Women have a breast enlargement for three main reasons: a lifestyle choice, to replace the volume lost after pregnancy and breast feeding or to replace volume after significant weight loss. Additionally, sometimes one or both breasts don’t grow like they should and an implant can be used to help correct this.
What implant, silicone or saline?
There are two main implant contents; silicone or saline. For a while, in the 90s and early 2000s, silicone implants were not used in the USA until studies were done to determine that they were safe. Research found that they were safe, and in 2006 the moratorium was lifted and they were broadly available for use once again. Most implants used today are silicone as they feel more natural and are less prone to ‘rippling’.
What size implant?
The overall dimensions of your implant; how wide and tall it is will be determined by your chest measurements. What volume or the size in cubic centimeters (cc) it is depends on personal choice. There are a number of aids to helping you in this decision, one of which is 3D digital imaging with the Vectra 3D imaging system which allows me to simulate 3D pictures of your breasts with different sized implant.
Under or over the muscle?
There are 2 main spaces that the implant can sit in. Over the pectoralis muscle or partly under the cover of it. Sometimes having the additional muscle layer over the implant is helpful if you do not have enough breast tissue to adequately camouflage the implant under the skin. In this instance, the muscle gives a more natural look. If there is sufficient breast thickness to start with then natural results are achieved with the implant over the muscle. If you are after a ‘fake look’ then going over the muscle is usually your best option.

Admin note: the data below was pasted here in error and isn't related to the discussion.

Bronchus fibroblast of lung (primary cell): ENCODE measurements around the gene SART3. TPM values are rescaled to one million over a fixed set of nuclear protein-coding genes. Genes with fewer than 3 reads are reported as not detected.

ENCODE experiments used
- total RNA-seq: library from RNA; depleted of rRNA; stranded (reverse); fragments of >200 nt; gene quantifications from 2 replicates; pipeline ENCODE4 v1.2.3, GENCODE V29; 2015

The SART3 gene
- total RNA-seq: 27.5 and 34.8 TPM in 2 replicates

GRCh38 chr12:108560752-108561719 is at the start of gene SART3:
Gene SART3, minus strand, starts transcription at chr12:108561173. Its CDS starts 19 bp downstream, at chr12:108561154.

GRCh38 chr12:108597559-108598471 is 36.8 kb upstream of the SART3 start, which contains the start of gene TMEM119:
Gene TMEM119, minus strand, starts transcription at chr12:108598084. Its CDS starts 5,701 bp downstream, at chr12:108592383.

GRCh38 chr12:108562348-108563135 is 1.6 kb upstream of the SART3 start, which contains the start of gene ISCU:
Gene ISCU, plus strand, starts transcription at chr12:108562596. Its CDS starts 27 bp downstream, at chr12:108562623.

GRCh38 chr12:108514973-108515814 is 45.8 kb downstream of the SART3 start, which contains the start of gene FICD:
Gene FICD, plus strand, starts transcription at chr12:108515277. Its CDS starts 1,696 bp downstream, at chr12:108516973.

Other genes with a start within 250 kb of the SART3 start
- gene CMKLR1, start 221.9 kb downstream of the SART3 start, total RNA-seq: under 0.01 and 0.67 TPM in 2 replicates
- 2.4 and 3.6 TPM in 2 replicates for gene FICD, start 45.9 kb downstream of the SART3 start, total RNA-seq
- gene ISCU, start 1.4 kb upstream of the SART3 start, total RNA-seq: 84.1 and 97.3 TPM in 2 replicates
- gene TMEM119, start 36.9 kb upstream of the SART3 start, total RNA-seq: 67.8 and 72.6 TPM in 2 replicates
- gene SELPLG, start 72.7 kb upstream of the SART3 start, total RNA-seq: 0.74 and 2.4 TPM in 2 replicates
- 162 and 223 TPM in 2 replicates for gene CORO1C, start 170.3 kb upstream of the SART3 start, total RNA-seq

There are pros and cons with both under and over and these will be discussed in detail with you based on your current breast shape/size and desired look.
What shape implant; round or tear drop?
This depends on how much breast thickness you start with, as well as your desired ‘look’. Most implants I use are round, provided you have reasonable breast thickness to camouflage the implant. Once again, we will discuss the choice of implant in detail at your consultation specific to your breasts.
What is Breast Implant associated ALCL?
Implant associated ALCL (Anaplastic Large Cell Lymphoma) is a rare form of cancer that develops because of breast implants in the scar capsule around the implant. It is thought to be associated with a very low grade, undetectable infection in this scar tissue. I stick to the 14-point plan to minimise the risk of infection around the implant which includes the used of the Keller Funnel™ allowing a no-touch technique of the implant, antibiotics and nipple shields, to mention a few.
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